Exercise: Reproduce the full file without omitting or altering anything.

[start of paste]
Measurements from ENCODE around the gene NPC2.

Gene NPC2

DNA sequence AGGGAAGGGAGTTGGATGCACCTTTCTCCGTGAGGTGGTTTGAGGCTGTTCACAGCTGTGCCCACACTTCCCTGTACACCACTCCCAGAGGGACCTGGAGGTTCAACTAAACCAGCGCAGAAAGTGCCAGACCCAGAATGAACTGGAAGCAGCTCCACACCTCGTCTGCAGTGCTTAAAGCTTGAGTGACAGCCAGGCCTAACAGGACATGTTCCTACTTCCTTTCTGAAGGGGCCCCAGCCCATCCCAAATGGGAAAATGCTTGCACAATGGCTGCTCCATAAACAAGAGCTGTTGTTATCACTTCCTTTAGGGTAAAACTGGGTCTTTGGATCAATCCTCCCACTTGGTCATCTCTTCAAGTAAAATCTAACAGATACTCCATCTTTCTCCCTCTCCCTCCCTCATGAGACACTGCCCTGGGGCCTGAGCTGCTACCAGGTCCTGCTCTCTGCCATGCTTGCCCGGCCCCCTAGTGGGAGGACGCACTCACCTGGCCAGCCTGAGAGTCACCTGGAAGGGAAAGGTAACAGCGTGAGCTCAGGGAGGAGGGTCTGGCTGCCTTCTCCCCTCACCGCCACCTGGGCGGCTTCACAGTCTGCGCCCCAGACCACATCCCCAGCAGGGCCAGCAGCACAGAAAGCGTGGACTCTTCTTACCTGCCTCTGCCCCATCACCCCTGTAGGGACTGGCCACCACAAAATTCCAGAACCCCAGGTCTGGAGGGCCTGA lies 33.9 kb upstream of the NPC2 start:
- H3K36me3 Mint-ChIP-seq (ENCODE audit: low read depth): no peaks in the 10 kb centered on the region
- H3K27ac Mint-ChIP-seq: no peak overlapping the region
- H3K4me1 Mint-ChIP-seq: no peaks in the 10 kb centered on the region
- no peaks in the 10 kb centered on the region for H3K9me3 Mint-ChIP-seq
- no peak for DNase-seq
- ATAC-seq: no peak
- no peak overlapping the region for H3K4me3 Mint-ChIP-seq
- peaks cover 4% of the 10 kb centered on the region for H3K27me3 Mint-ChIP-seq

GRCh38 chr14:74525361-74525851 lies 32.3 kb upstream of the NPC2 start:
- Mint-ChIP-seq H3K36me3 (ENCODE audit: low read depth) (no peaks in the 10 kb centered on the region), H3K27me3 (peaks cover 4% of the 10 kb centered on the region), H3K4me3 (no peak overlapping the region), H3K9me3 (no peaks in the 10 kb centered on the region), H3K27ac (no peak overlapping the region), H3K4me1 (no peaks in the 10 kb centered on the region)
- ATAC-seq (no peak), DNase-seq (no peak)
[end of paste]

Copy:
Measurements from ENCODE around the gene NPC2.

Gene NPC2

DNA sequence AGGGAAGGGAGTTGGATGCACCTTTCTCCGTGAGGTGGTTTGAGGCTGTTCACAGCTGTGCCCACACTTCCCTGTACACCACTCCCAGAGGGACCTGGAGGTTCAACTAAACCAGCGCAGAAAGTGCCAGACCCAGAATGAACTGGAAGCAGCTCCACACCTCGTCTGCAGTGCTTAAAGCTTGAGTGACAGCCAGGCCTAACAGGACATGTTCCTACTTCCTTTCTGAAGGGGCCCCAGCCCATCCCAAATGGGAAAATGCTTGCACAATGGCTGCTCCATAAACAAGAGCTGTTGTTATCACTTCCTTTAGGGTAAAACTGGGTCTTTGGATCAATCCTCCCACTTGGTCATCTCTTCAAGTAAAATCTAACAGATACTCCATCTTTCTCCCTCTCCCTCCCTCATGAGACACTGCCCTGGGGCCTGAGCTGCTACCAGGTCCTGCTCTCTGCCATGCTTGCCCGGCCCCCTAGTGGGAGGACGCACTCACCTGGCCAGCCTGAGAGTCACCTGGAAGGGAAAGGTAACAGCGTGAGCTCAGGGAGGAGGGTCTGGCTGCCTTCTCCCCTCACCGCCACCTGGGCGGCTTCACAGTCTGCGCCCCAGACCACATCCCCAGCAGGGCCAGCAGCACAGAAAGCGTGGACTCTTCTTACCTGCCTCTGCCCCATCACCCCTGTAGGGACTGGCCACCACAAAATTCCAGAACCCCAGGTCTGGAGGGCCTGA lies 33.9 kb upstream of the NPC2 start:
- H3K36me3 Mint-ChIP-seq (ENCODE audit: low read depth): no peaks in the 10 kb centered on the region
- H3K27ac Mint-ChIP-seq: no peak overlapping the region
- H3K4me1 Mint-ChIP-seq: no peaks in the 10 kb centered on the region
- no peaks in the 10 kb centered on the region for H3K9me3 Mint-ChIP-seq
- no peak for DNase-seq
- ATAC-seq: no peak
- no peak overlapping the region for H3K4me3 Mint-ChIP-seq
- peaks cover 4% of the 10 kb centered on the region for H3K27me3 Mint-ChIP-seq

GRCh38 chr14:74525361-74525851 lies 32.3 kb upstream of the NPC2 start:
- Mint-ChIP-seq H3K36me3 (ENCODE audit: low read depth) (no peaks in the 10 kb centered on the region), H3K27me3 (peaks cover 4% of the 10 kb centered on the region), H3K4me3 (no peak overlapping the region), H3K9me3 (no peaks in the 10 kb centered on the region), H3K27ac (no peak overlapping the region), H3K4me1 (no peaks in the 10 kb centered on the region)
- ATAC-seq (no peak), DNase-seq (no peak)